Many have asked for a bit more background…. This week, therefore, one final Jean Jadot reflection.
I do understand and respect that some readers may not be very interested in more narrowly Catholic issues. Nevertheless, this book project has been a major life event for me, going back to the mid 1980s, when I met Jean Jadot for the first time.
Next week something else.
The Call to Action conference in Detroit (July 21 to 23, 1976) was the closest the Catholic Church in the United States has ever come to holding a genuine national assembly. It created sensational headlines and provoked heated responses, pro and con. Today it seems to be a mere footnote in US Catholic history.
The idea for the Call to Action came from the Advisory Council of the United States Catholic Conference. Chaired by Detroit’s Cardinal John Dearden (1907 – 1988), the Advisory Council was composed of lay people, religious, and priests appointed by US bishops.
Archbishop Jadot was strongly supportive of the Detroit Call to Action program in general, and of Cardinal John Dearden in particular. Dr. Frank Butler, former Executive Director, NCCB Committee on the Bicentennial Observance, stressed Jadot’s involvement in a personal email: “During the Call to Action conference Archbishop Jadot was an affirming presence. He gave warm encouragement to Cardinal Dearden there and later, when Dearden’s colleagues at the NCCB were giving him such grief for having provided a platform for so many voices.”
At the end of Call to Action in Detroit, twenty-nine recommendations were made. As Archbishop Jadot stressed to me on several occasions, many of the recommendations were considered far too radical by Philadelphia’s Cardinal John Krol (1910 – 1996) and many other bishops in attendance. There were recommendations, for example, to return laicized and married priests to their ministry, to ordain married men and of course to ordain women. They called for expressed freedom to practice contraception, for an open attitude toward homosexuality, and for the reception of communion by divorced and remarried Catholics. Recommendations of a social or political nature included supporting amnesty for Vietnam War resisters and undocumented immigrants.
Cardinal John Carberry (1904 – 1998), from St. Louis and a strong Jadot critic, was furious about the Call to Action; and Cardinal John Krol, sent negative reports to his hierarchical friends at the Vatican. (Not good for Jadot.)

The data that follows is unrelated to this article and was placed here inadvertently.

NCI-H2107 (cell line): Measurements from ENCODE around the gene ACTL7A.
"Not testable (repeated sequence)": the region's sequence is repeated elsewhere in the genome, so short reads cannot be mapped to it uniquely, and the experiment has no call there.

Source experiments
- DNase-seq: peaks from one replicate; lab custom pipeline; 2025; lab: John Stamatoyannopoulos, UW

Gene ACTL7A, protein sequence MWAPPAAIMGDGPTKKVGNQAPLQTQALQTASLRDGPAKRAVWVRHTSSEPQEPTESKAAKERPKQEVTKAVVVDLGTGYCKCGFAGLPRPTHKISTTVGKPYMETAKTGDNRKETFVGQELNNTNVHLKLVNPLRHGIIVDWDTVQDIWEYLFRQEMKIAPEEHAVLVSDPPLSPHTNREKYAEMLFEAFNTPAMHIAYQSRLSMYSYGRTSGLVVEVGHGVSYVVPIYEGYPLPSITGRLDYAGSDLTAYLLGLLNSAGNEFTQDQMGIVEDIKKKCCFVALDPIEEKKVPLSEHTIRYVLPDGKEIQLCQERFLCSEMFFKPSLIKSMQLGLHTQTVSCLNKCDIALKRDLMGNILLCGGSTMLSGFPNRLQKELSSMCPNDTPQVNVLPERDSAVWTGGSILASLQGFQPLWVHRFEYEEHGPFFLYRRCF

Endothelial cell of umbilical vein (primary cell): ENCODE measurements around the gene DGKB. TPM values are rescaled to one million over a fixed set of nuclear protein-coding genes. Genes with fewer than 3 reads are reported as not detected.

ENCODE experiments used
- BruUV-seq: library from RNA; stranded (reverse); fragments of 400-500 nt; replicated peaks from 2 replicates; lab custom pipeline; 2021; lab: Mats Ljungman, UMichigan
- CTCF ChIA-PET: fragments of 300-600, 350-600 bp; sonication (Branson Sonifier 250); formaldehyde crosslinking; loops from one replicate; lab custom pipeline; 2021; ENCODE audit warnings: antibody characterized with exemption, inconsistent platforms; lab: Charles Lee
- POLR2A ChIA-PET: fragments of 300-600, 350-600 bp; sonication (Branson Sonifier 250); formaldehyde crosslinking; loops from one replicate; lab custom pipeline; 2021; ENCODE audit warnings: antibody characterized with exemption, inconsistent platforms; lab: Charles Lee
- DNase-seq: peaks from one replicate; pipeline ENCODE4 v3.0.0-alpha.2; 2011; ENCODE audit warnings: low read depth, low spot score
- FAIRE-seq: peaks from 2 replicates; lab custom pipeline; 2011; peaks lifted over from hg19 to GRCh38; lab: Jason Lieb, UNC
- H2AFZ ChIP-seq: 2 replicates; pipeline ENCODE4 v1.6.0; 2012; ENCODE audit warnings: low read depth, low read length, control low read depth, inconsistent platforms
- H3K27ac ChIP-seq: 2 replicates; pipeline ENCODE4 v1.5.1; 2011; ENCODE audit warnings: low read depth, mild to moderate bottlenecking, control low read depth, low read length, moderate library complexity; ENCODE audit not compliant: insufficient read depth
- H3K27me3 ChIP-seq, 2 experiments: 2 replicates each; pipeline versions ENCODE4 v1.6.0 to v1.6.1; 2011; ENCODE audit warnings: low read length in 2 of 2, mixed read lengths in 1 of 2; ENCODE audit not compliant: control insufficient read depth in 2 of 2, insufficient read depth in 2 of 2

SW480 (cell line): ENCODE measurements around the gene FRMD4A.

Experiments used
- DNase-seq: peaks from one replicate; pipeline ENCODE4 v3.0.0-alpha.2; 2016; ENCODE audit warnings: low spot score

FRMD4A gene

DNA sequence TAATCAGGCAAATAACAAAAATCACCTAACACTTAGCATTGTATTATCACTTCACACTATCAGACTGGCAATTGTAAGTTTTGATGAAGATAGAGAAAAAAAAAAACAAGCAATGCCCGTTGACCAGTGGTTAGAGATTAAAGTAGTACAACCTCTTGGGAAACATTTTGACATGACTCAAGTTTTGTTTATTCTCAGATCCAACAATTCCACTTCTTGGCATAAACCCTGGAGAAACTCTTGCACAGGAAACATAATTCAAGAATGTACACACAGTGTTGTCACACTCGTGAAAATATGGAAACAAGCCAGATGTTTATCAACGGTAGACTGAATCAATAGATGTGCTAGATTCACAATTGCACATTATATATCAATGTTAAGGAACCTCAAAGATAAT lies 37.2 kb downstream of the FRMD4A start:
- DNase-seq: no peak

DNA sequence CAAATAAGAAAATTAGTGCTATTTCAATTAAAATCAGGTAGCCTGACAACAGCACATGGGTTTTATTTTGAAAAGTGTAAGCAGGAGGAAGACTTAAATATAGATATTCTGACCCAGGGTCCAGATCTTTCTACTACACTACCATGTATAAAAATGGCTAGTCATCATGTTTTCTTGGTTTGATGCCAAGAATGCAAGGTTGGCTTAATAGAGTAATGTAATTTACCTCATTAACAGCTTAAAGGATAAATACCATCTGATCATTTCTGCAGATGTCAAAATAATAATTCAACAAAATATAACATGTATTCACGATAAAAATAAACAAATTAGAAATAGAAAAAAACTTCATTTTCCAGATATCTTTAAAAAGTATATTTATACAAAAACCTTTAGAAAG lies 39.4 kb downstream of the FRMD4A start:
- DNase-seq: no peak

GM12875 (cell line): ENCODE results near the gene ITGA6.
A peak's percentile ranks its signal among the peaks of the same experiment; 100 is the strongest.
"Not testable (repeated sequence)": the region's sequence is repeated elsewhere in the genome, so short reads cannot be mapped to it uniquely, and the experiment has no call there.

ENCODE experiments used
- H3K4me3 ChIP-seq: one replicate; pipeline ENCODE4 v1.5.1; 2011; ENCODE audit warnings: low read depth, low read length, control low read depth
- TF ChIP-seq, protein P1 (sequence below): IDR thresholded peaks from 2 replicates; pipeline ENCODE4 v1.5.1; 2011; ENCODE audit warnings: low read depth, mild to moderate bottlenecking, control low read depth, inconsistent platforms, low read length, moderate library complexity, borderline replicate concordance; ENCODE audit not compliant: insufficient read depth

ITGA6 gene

With the recommendations from Call to Action still buzzing in their heads, the US Catholic bishops gathered for their autumn meeting in Washington DC from November 8 to 11. At this meeting, Archbishop Jadot gave his bicentennial address to the US bishops, titled “A Watchman for the House of Israel,” which was very much in the spirit of the Detroit Call to Action.
Jadot explained that his choice of title for his address came from the words of the Hebrew prophet Ezekiel 33:7: “Son of man, I have appointed you as a watchman for the people of Israel. Listen to what I say, and warn them for me.”
Jadot saw the US Bishops as watchmen for US Catholics and told them:
“A watchman always stands on a height so that he can see from afar what is coming. Anyone appointed to be a watchman for the people must stand on a height for all his life to help them by his foresight….Our knowledge of history – the “magistra vitae” as Pope John XXIII called it – the insights coming from the modern sciences of psychology, ethnology, and sociology; our means of communications, all give us the possibility to see further and wider into the future than ever before…
“Now is the time to look ahead. Just as we can look at the sky at night and tell what the morning will bring, so we must be able to read the signs of the times to prepare for the future. This morning my brother bishops, I would like to share with you some of the signs that I read in our times so that we can see from afar and be prepared for what is coming…
(1) One problem that we will have to face very soon — at most within ten years — is the shortage of priests. I ask your permission to be frank and candid. I am worried that so many of us, laity, clergy, and bishops, do not seem to be concerned that, if not today, then in a very few years, we will not be able to staff our parishes and institutions with priests as we did in the past.
(2) Another problem ahead of us which will grow in the coming years is the size of our Christian communities…People today, and especially young people, are searching for a group in which they can find a true communion of faith, of worship, and of commitment. Many are suffering from a certain feeling of loneliness…
(3) I should like to mention a third problem that is with us today and will undoubtedly increase in time. It is the problem of minorities. I refer to pastoral care for ethnic and racial minorities, both Catholic and non-Catholic… At times I wonder if the majority of our priests and people realize our shortcomings in these areas and even our arrogance towards our brothers and sisters in the faith who are in some ways different from ourselves…
(4) There are other problems either near or far on the horizon. I could mention the question of the role of women in society and in the Church or the problems that will come from the rejection of the traditional standards of morality in social, political, and business life.”
When Jadot concluded his address, some bishops applauded enthusiastically. Many others sat there silent and dumbfounded. Others sat staring angrily at the Apostolic Delegate. This autumn 1976 meeting with the US bishops was clearly a moment of transition for Archbishop Jadot in the United States. Nevertheless, history will be kind to him. He was wise, courageous, and prophetic. Jean Jadot: Paul’s Man in Washington.